Flows one long look's weary wave.

Let night come sound the hour
Time draws in I remain

Observes the stress pattern and rhyme scheme: excellent until the fourth line, which collapses under excessive alliteration. The refrain isn't rhymed.

Stanza 3: Tony Kline {9}

Love vanishes like the water's flow
Love vanishes
How life is slow
And how Hope lives blow by blow.

Comes the night sounds the hour
The days go by I endure.

An excellent first two lines, but the third has only two stresses, and the sense in the fourth is wrenched to meet the rhyme. The refrain is pararhymed.

Stanza 4: Oliver Bernard {12}

The days pass and the weeks pass but in vain
Neither time past
Nor love comes back again
Under the Pont Mirabeau flows the Seine

Let the night come: strike the hour
The days go past while I stand here

Refrain is only pararhymed.

If we look at the piece carefully, we find whatever musicality it does possess, probably by way of Verlaine, is not simple but has the spasmodic artlessness of children's songs. Dividing the lines up by pauses:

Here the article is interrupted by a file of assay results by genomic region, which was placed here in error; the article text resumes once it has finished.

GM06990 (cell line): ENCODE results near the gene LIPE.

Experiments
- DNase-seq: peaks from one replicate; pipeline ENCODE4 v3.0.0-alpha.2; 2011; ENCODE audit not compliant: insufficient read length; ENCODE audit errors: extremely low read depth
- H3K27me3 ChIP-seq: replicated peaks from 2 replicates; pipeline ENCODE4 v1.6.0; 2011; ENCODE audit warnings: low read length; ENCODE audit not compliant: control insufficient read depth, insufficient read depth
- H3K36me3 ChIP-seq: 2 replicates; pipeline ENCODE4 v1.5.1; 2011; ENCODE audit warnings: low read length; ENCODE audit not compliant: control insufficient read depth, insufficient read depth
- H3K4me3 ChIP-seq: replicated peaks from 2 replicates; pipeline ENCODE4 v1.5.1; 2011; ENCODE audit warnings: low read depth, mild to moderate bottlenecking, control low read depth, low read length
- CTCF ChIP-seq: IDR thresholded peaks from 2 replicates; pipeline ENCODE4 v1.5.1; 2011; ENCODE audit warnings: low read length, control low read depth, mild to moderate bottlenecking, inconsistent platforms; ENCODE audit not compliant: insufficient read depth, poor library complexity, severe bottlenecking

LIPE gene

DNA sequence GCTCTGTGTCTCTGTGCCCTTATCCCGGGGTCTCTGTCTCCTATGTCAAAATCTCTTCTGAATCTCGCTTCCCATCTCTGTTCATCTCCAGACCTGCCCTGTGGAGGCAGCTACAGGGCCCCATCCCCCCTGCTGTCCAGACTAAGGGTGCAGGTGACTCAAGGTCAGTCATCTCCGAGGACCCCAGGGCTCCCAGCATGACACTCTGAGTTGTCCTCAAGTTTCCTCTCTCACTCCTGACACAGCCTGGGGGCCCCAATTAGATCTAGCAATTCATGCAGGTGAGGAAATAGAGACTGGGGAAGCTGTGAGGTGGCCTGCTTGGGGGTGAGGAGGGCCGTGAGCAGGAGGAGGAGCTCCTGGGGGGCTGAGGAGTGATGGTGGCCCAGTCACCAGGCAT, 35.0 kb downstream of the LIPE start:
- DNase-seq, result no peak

Sous le pont | Mirabeau | coule la Seine |
Et nos amours ||
Faut-il | qu'il m'en | souvienne |
La joie venait | toujours | après la peine ||

Vienne la nuit | sonne l'heure |
Les jours s'en vont | je demeure ||

Les mains dans les mains | restons | face à face |
Tandis que | sous
Le pont | de nos bras | passe |
Des éternels regards | l'onde | si lasse ||

L'amour s'en va | comme cette eau | courante |
L'amour s'en va |
Comme | la vie est lente |
Et comme | l'Espérance est | violente ||

Passent les jours| et passent les | semaines |
Ni temps passé |
Ni les amours | reviennent ||
Sous le pont | Mirabeau | coule la Seine ||

A regular structure, therefore, the lines being arranged 3a 1b 2a 3a by phrasing (where a is rhyme). If we wish to find a stress pattern, (despite the syllabic nature of French verse) then it's 4-6, 2, 3 and 5-6 stresses to the line.

First Attempt

If we keep to the axaa rhyme scheme, adopt a 5 2 3 5 stress pattern, and follow the phrasing noted above, we get something like:

Beneath Pont | Mirabeau | flows the Seine |
and so our loves. ||
And must I now | again |
recall that joy | will follow | after pain. ||

Comes the night, | the hours complain. |
The days continue, | I remain. ||

Hand in hand and | resting | face to face.|
Through bridging
arms | our gazings | trace
a endless sadness | in | the water's race. |

Comes the night, | the hours complain. |
The days continue, | I remain. ||